Individuals enrolling through the health insurance marketplaces have increased 30 percent-40 percent week-over-week across the country, said a group of exchange directors Wednesday on a media call. While those numbers are taking their toll on call centers, state-run exchanges report no computer issues.


On the call, organized by pro-ACA health care organization Families USA, Covered California’s Executive Director Peter Lee said that through December 10, 75,000 have picked a plan in his state — including 15,000 alone on December 9 and 10 — compared with 80,000 through all of November.

“We are seeing a huge interest. We are seeing people knowing what Covered California is,” he said. “For all of [the exchanges], six months ago no American knew [about us.] Now we are seeing very wide understanding we exist.”

In Connecticut, they are seeing nearly 1,400 enrollments a day, said Access Health CT’s Executive Director Kevin Counihan. With enrollment so far of more than 47,000 it is nearly evenly split between qualified health plans and Medicaid.

Kentucky has seen a 40 percent increase in enrollments since Thanksgiving and reports 92,000 enrolled, with 75 percent of those through Medicaid versus a qualified health plan. However, that split is shifting. It was previously an 80 percent-20 percent breakdown — a fact we are “very happy about,” said Carrie Banahan, executive director of the Office of the Kentucky Health Benefit Exchange.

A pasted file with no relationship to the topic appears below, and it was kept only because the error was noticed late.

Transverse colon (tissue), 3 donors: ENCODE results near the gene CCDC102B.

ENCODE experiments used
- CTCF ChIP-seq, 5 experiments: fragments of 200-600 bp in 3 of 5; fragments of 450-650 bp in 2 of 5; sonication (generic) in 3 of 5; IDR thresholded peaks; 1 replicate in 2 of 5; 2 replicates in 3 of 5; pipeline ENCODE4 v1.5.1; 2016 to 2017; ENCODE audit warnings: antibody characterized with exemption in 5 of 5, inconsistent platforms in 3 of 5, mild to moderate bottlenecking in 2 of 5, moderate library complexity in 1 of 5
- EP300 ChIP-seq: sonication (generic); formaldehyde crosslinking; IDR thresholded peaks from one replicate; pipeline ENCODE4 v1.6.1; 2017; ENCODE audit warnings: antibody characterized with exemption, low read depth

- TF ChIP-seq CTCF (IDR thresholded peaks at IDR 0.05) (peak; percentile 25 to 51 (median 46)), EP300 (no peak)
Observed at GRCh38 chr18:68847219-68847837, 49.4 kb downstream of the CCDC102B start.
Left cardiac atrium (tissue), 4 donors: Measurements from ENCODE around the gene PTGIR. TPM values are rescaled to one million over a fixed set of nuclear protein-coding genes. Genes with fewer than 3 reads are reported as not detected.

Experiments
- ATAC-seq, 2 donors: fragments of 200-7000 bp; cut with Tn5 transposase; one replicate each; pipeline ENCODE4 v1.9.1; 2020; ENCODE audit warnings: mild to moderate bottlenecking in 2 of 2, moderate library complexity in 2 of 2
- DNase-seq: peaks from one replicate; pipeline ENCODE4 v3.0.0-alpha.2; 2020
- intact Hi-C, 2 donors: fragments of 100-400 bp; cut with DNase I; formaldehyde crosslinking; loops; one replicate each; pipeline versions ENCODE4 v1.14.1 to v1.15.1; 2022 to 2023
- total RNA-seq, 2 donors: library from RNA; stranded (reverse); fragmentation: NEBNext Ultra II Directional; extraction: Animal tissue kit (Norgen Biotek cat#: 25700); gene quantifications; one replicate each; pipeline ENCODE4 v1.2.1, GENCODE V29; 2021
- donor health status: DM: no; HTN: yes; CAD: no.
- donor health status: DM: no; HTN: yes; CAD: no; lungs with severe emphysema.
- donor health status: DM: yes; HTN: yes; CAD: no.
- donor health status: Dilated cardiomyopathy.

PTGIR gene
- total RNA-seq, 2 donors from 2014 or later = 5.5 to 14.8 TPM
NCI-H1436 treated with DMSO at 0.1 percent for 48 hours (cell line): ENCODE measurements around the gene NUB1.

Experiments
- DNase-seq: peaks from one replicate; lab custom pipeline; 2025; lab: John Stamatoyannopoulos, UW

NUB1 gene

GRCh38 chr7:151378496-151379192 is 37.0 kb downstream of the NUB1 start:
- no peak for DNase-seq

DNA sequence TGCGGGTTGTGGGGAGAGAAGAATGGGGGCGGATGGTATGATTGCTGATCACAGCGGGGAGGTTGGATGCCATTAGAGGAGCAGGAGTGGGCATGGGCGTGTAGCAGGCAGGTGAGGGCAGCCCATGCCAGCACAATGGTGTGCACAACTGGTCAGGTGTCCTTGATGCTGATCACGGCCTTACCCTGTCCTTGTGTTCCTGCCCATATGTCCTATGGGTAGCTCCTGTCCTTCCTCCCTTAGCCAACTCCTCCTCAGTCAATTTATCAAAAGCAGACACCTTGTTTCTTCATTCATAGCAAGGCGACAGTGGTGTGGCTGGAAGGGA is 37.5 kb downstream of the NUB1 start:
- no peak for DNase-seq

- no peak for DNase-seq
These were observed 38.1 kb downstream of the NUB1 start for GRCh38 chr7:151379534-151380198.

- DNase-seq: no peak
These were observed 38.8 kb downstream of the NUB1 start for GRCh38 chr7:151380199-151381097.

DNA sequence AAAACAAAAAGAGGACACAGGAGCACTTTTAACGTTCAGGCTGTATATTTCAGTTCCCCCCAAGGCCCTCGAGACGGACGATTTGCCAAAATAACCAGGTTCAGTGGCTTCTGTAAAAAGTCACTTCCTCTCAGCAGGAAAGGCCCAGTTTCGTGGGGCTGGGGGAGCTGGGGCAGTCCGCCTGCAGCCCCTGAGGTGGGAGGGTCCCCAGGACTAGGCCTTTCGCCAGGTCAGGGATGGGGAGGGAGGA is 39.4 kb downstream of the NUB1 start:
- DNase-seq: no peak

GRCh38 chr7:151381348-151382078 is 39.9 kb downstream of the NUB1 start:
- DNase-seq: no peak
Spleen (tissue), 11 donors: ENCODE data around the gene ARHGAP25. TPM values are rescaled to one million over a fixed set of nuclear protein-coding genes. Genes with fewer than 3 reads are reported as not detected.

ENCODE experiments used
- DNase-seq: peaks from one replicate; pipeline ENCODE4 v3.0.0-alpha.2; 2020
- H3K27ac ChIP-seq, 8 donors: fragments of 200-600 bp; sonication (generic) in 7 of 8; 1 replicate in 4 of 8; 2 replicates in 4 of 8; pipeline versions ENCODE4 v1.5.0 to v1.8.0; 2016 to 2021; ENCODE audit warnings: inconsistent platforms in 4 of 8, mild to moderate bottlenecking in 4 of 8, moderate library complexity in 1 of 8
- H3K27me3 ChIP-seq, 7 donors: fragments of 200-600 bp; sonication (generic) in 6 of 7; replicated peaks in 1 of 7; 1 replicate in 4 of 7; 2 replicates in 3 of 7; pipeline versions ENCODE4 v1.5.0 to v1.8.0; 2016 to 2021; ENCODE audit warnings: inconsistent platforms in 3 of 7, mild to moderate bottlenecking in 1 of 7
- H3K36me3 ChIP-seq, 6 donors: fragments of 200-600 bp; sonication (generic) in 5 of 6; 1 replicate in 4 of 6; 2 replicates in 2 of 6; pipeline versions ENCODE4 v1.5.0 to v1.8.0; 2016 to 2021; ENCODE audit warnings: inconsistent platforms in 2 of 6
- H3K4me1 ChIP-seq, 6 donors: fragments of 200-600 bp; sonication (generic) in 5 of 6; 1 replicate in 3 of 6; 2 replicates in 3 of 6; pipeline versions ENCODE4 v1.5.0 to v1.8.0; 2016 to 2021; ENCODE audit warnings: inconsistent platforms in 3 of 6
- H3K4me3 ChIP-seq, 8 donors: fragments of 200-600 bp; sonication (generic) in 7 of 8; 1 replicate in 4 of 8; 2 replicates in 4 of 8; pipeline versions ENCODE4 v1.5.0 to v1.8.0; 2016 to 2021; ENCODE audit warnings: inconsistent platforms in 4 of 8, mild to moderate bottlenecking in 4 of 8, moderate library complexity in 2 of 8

In New York, they have seen a 34 percent increase in enrollment week-over-week and report more than 134,000 enrolled. Average daily enrollments are around 4,500 people, said Lisa Sbrana, counsel at the New York State Department of Health.

Taxing Resources

With the increased demand, exchange leaders on the Families USA call said that their computer systems are working without error. However, they all reported issues with their call centers that have led to extended hold times.

California’s Lee said that call center wait times have been close to 30 minutes recently — way more than their targeted 30 seconds.

Connecticut is experiencing 6,000 phone calls a day to call centers, with three times as many calls this week as last. “We didn’t staff up fast enough,” Counihan said, who added that starting December 23, they will increase staffing 50 percent. Kentucky also said its call centers are stressed and its contractor, Xerox, has hired 50 additional people to take calls.

Washington State reported call volume four-to-six times what they expected, and they have doubled the number of call takers in their Spokane call center.

This story originally appeared on Health Insurance Exchange


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